Diving for marine life, a cleanup effort and a world record

Last Saturday we participated in our first underwater cleanup effort – diving Deerfield’s Beach Pier to remove mono-filament line, hooks, lead sinkers and whatever other debris we found in order to protect aquatic life. Turtles, fish and other marine life can get hurt, or worse die, from entanglement in discarded fishing line. Divers and snorkelers were using cutting tools and small rakes to go through the sand collecting debris from the seafloor and from the coral growth on the submerged portion of the pier. Surface volunteers were pulling up the filled buckets out of the water to dispose of the debris on shore. There was even an organization that repurposes used fishing line for recycling.

Under the Pier

Tip: Don’t bring your favorite cutting tools as we could see the rust spreading on our tools at an incredible speed in the salt water – buy a cheap tool instead!

Deerfield Beach and Pier

Normally, this area is off limits for divers since people are usually fishing from the pier. The city of Deerfield Beach closed it up for the event. It was a treat to see the pier’s underwater inhabitants: shrimps, sea spiders, juvenile fish, corals and we even saw a rockfish hiding under a ledge, probably waiting to catch it’s next meal. Schools of fish were swimming by and although we didn’t see one, turtles also visit the pier regularly.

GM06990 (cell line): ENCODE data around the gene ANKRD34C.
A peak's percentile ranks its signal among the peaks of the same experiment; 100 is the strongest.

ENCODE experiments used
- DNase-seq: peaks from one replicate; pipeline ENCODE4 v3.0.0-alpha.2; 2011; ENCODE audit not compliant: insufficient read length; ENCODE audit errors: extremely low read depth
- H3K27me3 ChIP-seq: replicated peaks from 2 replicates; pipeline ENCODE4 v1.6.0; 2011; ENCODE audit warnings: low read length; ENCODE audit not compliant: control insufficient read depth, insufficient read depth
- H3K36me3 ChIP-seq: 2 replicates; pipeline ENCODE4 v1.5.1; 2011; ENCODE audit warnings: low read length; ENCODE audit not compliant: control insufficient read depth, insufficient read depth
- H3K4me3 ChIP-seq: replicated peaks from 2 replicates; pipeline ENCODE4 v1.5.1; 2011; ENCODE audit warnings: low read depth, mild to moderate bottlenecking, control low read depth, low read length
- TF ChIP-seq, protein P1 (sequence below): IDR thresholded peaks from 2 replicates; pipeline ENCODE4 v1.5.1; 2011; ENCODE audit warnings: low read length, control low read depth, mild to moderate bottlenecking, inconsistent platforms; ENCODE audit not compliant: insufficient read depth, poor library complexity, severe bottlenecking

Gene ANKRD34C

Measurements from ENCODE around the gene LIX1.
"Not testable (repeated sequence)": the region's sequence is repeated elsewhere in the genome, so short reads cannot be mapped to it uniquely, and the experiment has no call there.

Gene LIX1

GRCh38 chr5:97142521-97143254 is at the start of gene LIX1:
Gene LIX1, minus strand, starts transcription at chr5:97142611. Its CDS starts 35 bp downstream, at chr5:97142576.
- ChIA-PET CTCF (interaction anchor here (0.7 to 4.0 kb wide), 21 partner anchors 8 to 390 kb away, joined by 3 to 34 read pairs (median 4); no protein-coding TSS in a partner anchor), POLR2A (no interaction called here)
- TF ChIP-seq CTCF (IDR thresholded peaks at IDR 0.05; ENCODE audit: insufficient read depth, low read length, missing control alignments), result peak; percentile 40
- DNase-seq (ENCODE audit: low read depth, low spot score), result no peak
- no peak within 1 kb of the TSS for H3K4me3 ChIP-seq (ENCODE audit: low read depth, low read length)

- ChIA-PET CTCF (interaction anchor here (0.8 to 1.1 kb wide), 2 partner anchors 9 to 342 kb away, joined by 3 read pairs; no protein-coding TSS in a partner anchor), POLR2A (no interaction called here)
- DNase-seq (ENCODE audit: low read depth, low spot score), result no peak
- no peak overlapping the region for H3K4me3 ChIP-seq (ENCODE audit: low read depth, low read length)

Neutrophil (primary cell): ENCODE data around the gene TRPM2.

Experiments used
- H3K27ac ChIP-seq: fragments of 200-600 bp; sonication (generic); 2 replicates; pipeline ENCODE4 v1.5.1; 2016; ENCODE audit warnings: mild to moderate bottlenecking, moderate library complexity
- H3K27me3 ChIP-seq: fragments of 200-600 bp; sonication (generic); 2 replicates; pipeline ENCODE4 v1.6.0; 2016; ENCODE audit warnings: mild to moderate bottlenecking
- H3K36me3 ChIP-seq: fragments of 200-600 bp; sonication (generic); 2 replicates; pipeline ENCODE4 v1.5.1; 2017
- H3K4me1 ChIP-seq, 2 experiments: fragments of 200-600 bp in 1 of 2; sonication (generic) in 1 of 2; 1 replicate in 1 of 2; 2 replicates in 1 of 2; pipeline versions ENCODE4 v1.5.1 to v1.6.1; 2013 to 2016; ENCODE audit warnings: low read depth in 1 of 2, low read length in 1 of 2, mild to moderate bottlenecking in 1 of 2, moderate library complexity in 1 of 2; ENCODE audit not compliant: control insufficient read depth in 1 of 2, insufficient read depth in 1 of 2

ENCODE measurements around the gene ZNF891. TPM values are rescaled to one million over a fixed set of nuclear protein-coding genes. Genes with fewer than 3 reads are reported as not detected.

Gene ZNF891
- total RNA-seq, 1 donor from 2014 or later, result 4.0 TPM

Rockfish

We enjoyed participating in this underwater cleanup effort and we will definitely do it again!

Thankful family came to help!

As part of the cleanup event organized by Dixie Divers, there was also an attempt to break a Guinness World Record for the longest chain of underwater divers. The previous record was of 182 divers holding hands underwater in Thailand. Lot’s of people showed-up for the event and while the count is still settling a new record was set with at least 240 divers if not more!

This last record setting dive was probably one the most unique dives we have done, but far from the most exiting. Just holding hands and holding on to a rope underwater waiting for the total count to be completed instead of exploring a wreck or reef. Many divers weren’t included in the official count, since there weren’t enough tags for all but we’re hoping they find a way to count everyone that showed up and participated.

It’s our planet – let’s clean it up!


N.A.T. Initiative

Dania Pier Cleanup

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